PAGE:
Thankfully, near the end of the 17th century this penal practice was almost completely gone, and in the 18th century, the beautiful, pictorial style of Japanese tattoos really blossomed. This new interest in tattoos came with the developments in pop culture. One key advancement here was the invention of woodblock printing. Additionally, a Chinese novel called Suikoden bought even more attention to tattooing. It featured many tattooed heroes, and Japanese illustrators produced their own version of the story.


One particularly important part of tattoo history is 18th/19th century England. 18th century English tattoos revolved heavily around sailors getting tattoos to commemorate their voyages and achievements. By the middle of the 18th century, you could find a bustling tattoo shop in pretty much any English port.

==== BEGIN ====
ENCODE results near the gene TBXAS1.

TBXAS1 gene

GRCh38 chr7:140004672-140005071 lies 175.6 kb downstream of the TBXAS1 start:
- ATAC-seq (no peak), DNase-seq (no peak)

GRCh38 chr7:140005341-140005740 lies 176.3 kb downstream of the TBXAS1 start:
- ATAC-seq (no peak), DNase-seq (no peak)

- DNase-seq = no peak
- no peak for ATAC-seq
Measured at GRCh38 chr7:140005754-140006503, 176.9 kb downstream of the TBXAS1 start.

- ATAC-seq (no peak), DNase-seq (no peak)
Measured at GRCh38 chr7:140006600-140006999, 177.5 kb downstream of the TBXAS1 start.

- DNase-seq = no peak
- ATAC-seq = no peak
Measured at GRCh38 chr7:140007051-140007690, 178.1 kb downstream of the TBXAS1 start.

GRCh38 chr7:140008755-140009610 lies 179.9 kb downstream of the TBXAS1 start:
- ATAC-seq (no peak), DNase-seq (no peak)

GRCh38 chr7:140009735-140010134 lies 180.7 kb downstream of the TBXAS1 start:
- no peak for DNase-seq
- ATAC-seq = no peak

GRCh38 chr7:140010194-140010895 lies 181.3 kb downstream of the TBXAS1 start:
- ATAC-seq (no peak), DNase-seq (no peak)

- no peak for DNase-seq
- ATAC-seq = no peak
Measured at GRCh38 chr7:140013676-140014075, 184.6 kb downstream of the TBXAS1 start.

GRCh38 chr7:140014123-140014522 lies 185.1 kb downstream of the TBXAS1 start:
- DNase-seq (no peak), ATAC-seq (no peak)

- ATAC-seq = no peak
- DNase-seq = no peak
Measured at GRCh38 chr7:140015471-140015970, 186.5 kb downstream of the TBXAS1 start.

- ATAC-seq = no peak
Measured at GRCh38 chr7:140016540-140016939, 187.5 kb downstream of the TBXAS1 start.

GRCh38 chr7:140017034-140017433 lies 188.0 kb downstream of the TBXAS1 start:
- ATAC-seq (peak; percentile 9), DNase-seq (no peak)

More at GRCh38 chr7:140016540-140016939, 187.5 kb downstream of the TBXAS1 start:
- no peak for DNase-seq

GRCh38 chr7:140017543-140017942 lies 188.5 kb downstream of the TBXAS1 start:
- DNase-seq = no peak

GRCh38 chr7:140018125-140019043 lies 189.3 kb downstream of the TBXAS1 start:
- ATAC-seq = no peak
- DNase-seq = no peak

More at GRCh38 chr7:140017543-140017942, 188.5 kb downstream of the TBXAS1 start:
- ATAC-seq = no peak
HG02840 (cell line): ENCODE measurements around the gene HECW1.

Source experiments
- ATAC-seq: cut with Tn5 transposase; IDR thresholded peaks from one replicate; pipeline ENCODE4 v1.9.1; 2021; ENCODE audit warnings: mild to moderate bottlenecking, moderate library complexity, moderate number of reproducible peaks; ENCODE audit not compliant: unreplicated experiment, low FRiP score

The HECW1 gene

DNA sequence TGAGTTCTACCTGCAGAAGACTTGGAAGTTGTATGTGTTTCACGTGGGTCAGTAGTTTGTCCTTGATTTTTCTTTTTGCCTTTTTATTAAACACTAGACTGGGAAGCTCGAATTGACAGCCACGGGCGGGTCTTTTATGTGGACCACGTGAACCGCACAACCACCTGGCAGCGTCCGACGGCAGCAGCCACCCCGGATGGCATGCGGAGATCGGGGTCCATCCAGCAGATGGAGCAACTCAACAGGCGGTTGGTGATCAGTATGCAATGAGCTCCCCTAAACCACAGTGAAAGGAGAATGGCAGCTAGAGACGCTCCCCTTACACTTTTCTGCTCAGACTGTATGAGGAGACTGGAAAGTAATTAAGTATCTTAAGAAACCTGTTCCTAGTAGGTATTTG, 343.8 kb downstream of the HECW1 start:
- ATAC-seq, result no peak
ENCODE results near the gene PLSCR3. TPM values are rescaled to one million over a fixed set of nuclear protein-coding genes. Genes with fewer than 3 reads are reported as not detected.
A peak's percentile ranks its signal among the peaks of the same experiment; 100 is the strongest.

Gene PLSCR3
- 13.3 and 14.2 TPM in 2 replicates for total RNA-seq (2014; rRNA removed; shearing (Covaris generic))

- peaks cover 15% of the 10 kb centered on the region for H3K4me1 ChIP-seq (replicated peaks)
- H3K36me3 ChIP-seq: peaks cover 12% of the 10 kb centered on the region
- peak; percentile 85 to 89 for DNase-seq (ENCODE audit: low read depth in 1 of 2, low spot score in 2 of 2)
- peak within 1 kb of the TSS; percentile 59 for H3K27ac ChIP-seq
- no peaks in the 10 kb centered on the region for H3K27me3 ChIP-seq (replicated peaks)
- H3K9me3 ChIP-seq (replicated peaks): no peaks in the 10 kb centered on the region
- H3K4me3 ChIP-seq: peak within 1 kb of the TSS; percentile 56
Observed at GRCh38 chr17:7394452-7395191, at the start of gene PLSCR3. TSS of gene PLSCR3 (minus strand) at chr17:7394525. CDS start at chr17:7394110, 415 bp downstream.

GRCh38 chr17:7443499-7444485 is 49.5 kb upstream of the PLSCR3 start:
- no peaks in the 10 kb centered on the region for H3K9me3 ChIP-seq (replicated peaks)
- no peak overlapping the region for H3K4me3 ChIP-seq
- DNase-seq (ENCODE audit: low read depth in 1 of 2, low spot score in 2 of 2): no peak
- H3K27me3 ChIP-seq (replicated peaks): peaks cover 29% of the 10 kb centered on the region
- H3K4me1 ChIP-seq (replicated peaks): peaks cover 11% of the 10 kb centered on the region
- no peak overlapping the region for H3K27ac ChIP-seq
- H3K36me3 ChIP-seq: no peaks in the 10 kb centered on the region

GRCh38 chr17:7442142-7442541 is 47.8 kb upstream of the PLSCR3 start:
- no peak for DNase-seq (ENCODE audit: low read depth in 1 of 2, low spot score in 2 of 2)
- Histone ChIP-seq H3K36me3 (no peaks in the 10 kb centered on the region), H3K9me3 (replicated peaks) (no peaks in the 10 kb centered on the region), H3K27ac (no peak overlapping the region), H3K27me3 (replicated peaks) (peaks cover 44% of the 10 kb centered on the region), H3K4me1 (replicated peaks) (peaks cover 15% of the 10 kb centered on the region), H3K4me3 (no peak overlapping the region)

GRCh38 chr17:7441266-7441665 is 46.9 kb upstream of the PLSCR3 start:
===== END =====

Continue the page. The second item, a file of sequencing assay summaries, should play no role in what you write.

Interestingly, it was the upper class/royalty who popularised tattooing. In 1862, the Prince of Wales travelled to Jerusalem and got a holy cross tattoo. Many upper class citizens followed suit and it soon became a trendy thing to do as a rich person.

In the 19th century, the trendiness of tattoos turned around completely and it became much more associated with freakshows and sideshow attractions. Heavily tattooed men and women were very popular attractions, as they often had very outlandish stories about being kidnapped by so-called savages and forcibly tattooed. For tattoo artists, freakshows and circuses were great for business, as they were a great source of customers and exposition.

People of note